Rust Code Updated For The Linux Kernel - Networking & Async Support Started
Written by Michael Larabel in Programming on 7 May 2022 at 06:26 AM EDT. 26 Comments
PROGRAMMING --
Making for an exciting Saturday morning, Miguel Ojeda has posted the latest patch series plumbing Rust language support into the Linux kernel. The "Rust for the Linux kernel" patches are now up to their sixth version for adding the necessary infrastructure for this second, optional language to the kernel plus continuing to add more sample code / basic functionality for showing off use of this memory-safety-focused language for kernel purposes.

The Rust for Linux effort continues running strong with many developers and organizations interested in seeing the ability to begin making use of Rust code in the kernel especially for areas prone to memory safety issues. With the v6 patches out today, the toolchain support has been updated against Rust 1.60, support for running documentation tests in-kernel, and other Rust infrastructure improvements.


When it comes to Rust code usage within the kernel, the start of networking support is found with this patch series. The "net" module has support for types like Namespace, SkBuff, Ipv4Addr, SocketAddrV4, TcpListener, and more. There is also the start of "async" support for asynchronous kernel programming. The current state already is working for allowing asynchronous TCP socket code. The new Rust code also adds support for network packet filters and other new features.

As of this Rust for Linux v6 series, the Rust support is still considered "experimental" but good enough that kernel developers can begin working on Rust abstractions for other kernel subsystems and porting more drivers over to Rust, if desired.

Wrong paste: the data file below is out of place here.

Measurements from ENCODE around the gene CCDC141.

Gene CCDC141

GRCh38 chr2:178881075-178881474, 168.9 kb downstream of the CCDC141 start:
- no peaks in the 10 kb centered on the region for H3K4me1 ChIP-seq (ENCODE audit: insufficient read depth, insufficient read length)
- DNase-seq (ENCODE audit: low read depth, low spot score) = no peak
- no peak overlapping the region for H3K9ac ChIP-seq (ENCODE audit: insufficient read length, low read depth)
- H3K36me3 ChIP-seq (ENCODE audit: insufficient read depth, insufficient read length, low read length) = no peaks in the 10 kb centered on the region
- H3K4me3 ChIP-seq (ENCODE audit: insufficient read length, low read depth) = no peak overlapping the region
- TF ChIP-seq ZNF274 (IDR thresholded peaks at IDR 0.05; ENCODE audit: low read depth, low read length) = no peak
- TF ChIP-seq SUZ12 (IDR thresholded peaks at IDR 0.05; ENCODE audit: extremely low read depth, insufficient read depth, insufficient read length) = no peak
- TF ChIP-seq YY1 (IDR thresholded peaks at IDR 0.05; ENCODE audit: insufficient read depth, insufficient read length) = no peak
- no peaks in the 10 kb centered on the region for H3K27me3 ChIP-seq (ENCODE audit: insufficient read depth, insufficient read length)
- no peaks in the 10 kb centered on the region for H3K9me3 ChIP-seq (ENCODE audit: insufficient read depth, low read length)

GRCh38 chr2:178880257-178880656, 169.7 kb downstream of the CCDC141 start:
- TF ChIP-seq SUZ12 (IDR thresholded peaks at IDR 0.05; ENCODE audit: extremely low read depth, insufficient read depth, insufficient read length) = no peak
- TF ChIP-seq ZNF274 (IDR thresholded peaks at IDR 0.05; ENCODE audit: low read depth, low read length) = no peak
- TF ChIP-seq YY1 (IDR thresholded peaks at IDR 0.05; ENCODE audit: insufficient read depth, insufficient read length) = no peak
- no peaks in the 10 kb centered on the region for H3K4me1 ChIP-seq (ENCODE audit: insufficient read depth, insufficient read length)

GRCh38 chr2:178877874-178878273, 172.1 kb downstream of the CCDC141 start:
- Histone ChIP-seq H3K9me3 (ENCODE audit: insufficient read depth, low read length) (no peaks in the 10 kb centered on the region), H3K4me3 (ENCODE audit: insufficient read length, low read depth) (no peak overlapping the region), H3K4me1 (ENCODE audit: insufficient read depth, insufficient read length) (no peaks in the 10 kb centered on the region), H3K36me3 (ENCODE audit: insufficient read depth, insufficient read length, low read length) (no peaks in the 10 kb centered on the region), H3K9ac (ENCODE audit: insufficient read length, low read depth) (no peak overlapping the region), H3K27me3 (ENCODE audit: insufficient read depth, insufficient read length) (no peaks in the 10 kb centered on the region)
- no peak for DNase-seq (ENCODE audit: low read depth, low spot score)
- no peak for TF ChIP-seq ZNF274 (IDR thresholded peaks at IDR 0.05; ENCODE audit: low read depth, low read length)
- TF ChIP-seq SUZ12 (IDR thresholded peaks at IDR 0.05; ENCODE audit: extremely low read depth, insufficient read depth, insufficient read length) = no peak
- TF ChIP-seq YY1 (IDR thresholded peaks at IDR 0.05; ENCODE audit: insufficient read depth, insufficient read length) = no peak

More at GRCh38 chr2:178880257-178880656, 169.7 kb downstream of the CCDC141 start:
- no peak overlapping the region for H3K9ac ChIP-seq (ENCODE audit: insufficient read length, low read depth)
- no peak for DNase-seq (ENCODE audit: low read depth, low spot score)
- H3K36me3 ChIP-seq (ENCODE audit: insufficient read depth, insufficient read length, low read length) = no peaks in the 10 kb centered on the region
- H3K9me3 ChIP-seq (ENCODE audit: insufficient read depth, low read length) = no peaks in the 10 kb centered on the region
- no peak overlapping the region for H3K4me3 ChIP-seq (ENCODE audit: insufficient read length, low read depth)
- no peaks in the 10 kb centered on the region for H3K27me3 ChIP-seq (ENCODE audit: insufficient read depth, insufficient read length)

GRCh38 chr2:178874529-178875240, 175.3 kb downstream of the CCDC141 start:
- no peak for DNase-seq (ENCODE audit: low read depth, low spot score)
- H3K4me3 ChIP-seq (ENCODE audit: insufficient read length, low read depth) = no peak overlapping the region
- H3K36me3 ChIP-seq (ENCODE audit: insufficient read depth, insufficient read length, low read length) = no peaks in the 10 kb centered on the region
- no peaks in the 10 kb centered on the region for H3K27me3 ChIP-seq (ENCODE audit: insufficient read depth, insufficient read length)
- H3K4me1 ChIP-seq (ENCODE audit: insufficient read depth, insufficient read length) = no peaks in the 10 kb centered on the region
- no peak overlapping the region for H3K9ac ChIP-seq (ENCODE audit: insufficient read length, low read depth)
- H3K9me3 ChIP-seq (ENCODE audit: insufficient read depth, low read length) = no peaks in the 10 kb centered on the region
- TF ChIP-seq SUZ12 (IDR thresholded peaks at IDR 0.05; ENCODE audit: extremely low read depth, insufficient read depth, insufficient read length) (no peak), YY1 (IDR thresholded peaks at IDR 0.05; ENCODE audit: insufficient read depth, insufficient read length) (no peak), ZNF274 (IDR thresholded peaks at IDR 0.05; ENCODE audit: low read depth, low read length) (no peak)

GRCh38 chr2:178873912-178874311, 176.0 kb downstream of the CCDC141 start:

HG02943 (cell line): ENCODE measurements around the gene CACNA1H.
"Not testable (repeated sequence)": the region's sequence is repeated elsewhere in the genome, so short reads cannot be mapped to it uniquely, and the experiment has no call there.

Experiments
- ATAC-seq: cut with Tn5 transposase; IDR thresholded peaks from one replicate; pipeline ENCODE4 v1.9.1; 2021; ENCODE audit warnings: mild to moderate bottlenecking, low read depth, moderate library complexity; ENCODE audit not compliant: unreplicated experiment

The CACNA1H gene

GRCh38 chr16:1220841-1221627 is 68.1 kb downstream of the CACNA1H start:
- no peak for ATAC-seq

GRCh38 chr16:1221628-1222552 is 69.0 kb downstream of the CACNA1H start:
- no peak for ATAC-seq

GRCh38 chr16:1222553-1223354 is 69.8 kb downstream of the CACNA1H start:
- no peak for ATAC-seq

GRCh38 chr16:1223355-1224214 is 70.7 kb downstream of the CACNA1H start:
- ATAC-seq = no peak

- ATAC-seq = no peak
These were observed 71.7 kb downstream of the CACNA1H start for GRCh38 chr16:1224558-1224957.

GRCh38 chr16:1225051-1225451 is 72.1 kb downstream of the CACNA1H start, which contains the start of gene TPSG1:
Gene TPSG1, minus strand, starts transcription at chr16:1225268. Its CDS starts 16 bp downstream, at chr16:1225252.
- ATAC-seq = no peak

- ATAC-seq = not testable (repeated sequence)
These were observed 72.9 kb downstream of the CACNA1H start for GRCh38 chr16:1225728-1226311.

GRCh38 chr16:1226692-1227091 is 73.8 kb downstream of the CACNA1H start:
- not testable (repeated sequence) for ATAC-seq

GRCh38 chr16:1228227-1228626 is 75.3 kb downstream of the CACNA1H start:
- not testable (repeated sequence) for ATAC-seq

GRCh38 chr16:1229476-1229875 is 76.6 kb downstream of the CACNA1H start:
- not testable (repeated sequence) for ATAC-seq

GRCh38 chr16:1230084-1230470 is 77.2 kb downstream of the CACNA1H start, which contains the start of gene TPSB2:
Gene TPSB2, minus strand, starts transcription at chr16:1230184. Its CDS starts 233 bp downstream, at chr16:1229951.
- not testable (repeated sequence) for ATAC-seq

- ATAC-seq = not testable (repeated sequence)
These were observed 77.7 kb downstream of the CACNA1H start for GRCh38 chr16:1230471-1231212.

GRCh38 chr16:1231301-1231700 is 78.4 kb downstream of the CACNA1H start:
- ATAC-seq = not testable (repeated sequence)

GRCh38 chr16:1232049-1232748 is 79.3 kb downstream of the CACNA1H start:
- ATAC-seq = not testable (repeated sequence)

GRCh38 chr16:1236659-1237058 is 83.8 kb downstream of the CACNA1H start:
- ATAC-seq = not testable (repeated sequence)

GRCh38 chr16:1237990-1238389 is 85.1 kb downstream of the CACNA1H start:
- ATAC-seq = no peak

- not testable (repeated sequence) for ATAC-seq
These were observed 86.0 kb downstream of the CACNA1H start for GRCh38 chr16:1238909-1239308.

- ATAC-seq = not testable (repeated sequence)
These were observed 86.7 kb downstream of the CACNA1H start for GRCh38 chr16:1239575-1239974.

More details on the updated Rust code for the Linux kernel via this patch series. The Rust kernel effort currently amounts to 37.9k lines of code including the infrastructure, subsystem abstractions started so far, sample code, and converting some Android and GPIO driver code to Rust as additional examples.
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Michael Larabel is the principal author of Phoronix.com and founded the site in 2004 with a focus on enriching the Linux hardware experience. Michael has written more than 20,000 articles covering the state of Linux hardware support, Linux performance, graphics drivers, and other topics. Michael is also the lead developer of the Phoronix Test Suite, Phoromatic, and OpenBenchmarking.org automated benchmarking software. He can be followed via Twitter, LinkedIn, or contacted via MichaelLarabel.com.

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